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About Nancy Basket


Nancy with Indigo plant Nancy Basket learned pine needle basketry from her friend, Judy Arledge, in 1981. She met a Cherokee man, Mr. Lee, in Yakima, Washington at a bead store. He shared his family collection of pine needle baskets with her and the stories behind them. The collection included a cradle board and an effigy bear basket. After offering to buy the collection, he told her, "Your job isn't to buy these baskets. Your job is to make them." Nancy remembered what he told her and to get more instruction, she helped form the first basketry guild in the US. in recent times. This Seattle, Washington group, The Vi Phillips/Northwest Basketweavers Guild is still active. (note: rye straw Bee Skep basket makers had basketry guilds until the mid 1800's when these bell shaped hives were outlawed and white boxes for bees were made mandatory.)

She moved to Illinois where she helped form another basketry guild and experimented with cattail leaves as no pine needles grew there. Teaching her skill at national basketry conventions, she found that pine needle baskets took too long, cost too much (bundled pine needles sold then for $14 a lb.) and the students wanted bigger baskets for their money.  In 1989, she moved to SC to be closer to the Long Leaf pines so she could collect her own needles, and closer to the Cherokee reservation to learn the stories of respect her own grandmother never knew. Then, she taught her own children about the culture to end the unknowing.

""In SC, Nancy was juried into the SC Arts Commission as an artist in education. Traveling to different parts of the state she found that split kudzu vines translated into baskets quicker and easier for students but not all areas had that either. So she adapted the materials to whatever plant species grew closest to the school. This insured the availability of economically viable resources for all income levels. Teaching at a rural private school with no budget for 150 students grades K-12 also helped her create low cost, environmental friendly, recycled projects. Students and teacher learned together how to make kudzu paper work. Native stories of respect were told through that medium and encouraged writing skills. Kudzu paper art became a business that helped feed her family encouraging Nancy to experiment with more basket forms and functions, thus the variety of materials used and shapes in her work.

For the last 15 years, Nancy has researched and shared her basketry and storytelling skills at Primitive Skills gatherings, Powwows, through the National Indian Education Association NIEA as a presenter of traditional and contemporary baskets. "">The Schiele Museum in Gastonia, NC purchased Nancy's miniature baskets representing many American indigenous cultures to display in one of their dioramas. The Barnwell Museum purchased her pine needle Cradleboard after it toured the US in the Wyoming Western Show. Nancy shares basketry and storytelling through the Pickens County Museum and Hagood Mill. The McKissick Museum recognized Nancy as a master basket maker in an apprenticeship program to a Catawba woman. She was given a grant by the SC Arts Commission to make a book of her basketry designs. In 1992 her two chapters were included in the book Natural Basketry. Credit was given to the Arts Commission for their support of her work. Two movie companies commissioned her basketry skills in the TV series, Young Indiana Jones where Nancy made a hot air balloon basket out of cattail leaves, and The Last of the Mohicans where she made cattail leaf mats, bark baskets and corn husk masks. One of her sons helped make the mats.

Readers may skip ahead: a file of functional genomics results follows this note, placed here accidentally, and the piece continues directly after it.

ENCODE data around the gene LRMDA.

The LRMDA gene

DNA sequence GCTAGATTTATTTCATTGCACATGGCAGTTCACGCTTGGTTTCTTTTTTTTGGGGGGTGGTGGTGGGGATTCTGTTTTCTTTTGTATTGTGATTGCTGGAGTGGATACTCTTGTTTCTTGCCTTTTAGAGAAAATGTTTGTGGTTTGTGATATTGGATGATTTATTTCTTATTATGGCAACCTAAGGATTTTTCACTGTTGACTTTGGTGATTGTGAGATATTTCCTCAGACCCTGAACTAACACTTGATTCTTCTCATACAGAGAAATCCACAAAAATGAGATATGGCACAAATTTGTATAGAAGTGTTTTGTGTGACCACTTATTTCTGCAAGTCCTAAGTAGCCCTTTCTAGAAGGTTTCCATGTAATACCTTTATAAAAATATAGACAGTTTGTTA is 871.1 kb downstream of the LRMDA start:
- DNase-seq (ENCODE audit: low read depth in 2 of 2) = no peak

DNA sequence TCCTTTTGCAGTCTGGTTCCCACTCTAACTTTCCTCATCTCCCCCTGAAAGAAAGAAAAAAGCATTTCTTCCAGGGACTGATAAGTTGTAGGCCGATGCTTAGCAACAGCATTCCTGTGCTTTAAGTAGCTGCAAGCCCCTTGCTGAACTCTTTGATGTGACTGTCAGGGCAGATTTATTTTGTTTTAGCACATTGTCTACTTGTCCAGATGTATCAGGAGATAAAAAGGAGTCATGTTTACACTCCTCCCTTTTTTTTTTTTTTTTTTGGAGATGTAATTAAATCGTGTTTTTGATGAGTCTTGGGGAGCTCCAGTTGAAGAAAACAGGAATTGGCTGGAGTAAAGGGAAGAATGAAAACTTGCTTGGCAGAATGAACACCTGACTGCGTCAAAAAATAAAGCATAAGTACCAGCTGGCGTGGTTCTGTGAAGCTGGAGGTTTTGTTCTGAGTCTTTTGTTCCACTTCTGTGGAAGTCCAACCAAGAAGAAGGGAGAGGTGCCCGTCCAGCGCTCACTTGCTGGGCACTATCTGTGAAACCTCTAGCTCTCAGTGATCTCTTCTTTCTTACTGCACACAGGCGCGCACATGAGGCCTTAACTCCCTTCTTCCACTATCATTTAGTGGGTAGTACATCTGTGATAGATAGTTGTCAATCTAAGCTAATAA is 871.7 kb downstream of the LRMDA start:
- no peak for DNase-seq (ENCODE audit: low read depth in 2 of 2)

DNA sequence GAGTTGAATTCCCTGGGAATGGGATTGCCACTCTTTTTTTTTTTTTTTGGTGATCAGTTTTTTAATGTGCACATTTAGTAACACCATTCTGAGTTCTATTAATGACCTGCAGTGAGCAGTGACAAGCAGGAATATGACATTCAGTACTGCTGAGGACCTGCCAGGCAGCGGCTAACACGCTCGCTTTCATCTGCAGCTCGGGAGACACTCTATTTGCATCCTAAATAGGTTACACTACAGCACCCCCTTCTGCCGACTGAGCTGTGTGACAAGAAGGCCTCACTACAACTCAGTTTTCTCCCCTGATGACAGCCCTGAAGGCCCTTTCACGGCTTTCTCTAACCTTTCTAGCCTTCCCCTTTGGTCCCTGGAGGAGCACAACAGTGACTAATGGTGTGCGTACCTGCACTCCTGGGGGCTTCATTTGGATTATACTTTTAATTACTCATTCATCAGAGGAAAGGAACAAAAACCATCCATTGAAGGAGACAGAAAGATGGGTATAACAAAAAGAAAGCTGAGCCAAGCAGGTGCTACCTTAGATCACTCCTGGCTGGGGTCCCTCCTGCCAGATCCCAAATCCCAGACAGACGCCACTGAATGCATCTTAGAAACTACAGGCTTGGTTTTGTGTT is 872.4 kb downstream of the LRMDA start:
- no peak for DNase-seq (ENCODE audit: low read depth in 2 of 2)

""Several colleges have sponsored Nancy in workshops for their students and teachers, including, Lander, Converse, University of SC, Furman, and Columbia College. Clemson University, offered a week long, Native American Cultures course taught by Nancy and her friend Dr. Rebecca Moore that included basket making to all Oconee county teachers. SC and Alabama Educational TV have featured Nancy on several programs and SC is showing a video of her coiling a kudzu basket on their web site this spring along with a new TV segment. She works with the SC National Forest Service in lectures to their personnel and has been nominated for the Smithsonian's 2005 Folk Life Festival in Washington DC. Their theme will be The National Forest Service. Nancy works with community elders in retirement homes and she has taught for two weeks with the Delaware Department of Education with the Very Special Arts program. She loves working with the Juvenile Justice programs, such as the Aspen group that worked in Oconee County, John De La Howe in McCormick, and organizations  like the White Path Center in Cherokee, NC. Nancy has been chosen as a fire starter and will be receiving training with the recovery and Wellbriety programs offered through the Native American organization, White Bison. She is a founding member of the Native American Prison Program NAPP here in SC.""

These traditions have been passed down to her children and grandchildren. Her oldest daughter, Jessica, is helping with the business end of basketry, and with the formation of their non profit organization, Native Traditions. She's only made one perfect basket, her daughter, Jaidreanna Lee Basket. Jaid, born in April 1998, has helped her Nana in public school residencies since late 1999. Joleen, the youngest, has been her mother's apprentice since she was 10 years old and makes beautiful pine needle baskets. After years of telling her children Cherokee stories of respect, one of Nancy's sons said, "Where are the pictures?" That started the kudzu leaf art cards, with the Cherokee stories on the back, that started those legends and basketry abilities being shared with so many others, and that's the rest of the story.